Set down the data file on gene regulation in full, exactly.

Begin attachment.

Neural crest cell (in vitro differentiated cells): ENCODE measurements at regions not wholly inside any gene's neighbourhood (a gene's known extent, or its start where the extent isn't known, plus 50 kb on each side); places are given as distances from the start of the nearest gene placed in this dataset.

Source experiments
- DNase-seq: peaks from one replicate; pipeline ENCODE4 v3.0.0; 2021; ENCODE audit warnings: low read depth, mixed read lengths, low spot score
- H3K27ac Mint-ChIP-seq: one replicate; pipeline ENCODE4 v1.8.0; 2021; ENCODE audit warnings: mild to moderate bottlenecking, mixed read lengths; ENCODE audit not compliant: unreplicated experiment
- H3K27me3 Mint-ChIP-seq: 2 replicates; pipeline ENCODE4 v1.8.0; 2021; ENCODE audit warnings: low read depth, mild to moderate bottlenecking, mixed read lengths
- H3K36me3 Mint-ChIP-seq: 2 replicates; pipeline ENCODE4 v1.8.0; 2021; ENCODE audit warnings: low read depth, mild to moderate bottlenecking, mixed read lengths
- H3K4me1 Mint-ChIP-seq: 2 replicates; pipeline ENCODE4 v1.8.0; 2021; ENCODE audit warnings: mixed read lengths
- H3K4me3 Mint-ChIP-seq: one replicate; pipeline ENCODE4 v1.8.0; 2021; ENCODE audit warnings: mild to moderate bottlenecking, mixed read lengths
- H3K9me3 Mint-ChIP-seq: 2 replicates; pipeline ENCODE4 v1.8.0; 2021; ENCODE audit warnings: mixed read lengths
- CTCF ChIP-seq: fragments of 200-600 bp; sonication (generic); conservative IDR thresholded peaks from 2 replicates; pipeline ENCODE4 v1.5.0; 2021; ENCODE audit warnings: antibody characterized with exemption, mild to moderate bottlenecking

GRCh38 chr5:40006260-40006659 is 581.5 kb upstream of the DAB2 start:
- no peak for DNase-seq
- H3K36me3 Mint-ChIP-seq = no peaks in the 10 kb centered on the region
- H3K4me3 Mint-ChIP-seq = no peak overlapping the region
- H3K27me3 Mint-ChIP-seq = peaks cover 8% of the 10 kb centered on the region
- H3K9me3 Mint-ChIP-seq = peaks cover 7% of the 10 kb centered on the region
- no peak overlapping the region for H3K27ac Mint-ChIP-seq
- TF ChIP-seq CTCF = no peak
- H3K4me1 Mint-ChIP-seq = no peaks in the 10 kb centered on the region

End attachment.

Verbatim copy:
Neural crest cell (in vitro differentiated cells): ENCODE measurements at regions not wholly inside any gene's neighbourhood (a gene's known extent, or its start where the extent isn't known, plus 50 kb on each side); places are given as distances from the start of the nearest gene placed in this dataset.

Source experiments
- DNase-seq: peaks from one replicate; pipeline ENCODE4 v3.0.0; 2021; ENCODE audit warnings: low read depth, mixed read lengths, low spot score
- H3K27ac Mint-ChIP-seq: one replicate; pipeline ENCODE4 v1.8.0; 2021; ENCODE audit warnings: mild to moderate bottlenecking, mixed read lengths; ENCODE audit not compliant: unreplicated experiment
- H3K27me3 Mint-ChIP-seq: 2 replicates; pipeline ENCODE4 v1.8.0; 2021; ENCODE audit warnings: low read depth, mild to moderate bottlenecking, mixed read lengths
- H3K36me3 Mint-ChIP-seq: 2 replicates; pipeline ENCODE4 v1.8.0; 2021; ENCODE audit warnings: low read depth, mild to moderate bottlenecking, mixed read lengths
- H3K4me1 Mint-ChIP-seq: 2 replicates; pipeline ENCODE4 v1.8.0; 2021; ENCODE audit warnings: mixed read lengths
- H3K4me3 Mint-ChIP-seq: one replicate; pipeline ENCODE4 v1.8.0; 2021; ENCODE audit warnings: mild to moderate bottlenecking, mixed read lengths
- H3K9me3 Mint-ChIP-seq: 2 replicates; pipeline ENCODE4 v1.8.0; 2021; ENCODE audit warnings: mixed read lengths
- CTCF ChIP-seq: fragments of 200-600 bp; sonication (generic); conservative IDR thresholded peaks from 2 replicates; pipeline ENCODE4 v1.5.0; 2021; ENCODE audit warnings: antibody characterized with exemption, mild to moderate bottlenecking

GRCh38 chr5:40006260-40006659 is 581.5 kb upstream of the DAB2 start:
- no peak for DNase-seq
- H3K36me3 Mint-ChIP-seq = no peaks in the 10 kb centered on the region
- H3K4me3 Mint-ChIP-seq = no peak overlapping the region
- H3K27me3 Mint-ChIP-seq = peaks cover 8% of the 10 kb centered on the region
- H3K9me3 Mint-ChIP-seq = peaks cover 7% of the 10 kb centered on the region
- no peak overlapping the region for H3K27ac Mint-ChIP-seq
- TF ChIP-seq CTCF = no peak
- H3K4me1 Mint-ChIP-seq = no peaks in the 10 kb centered on the region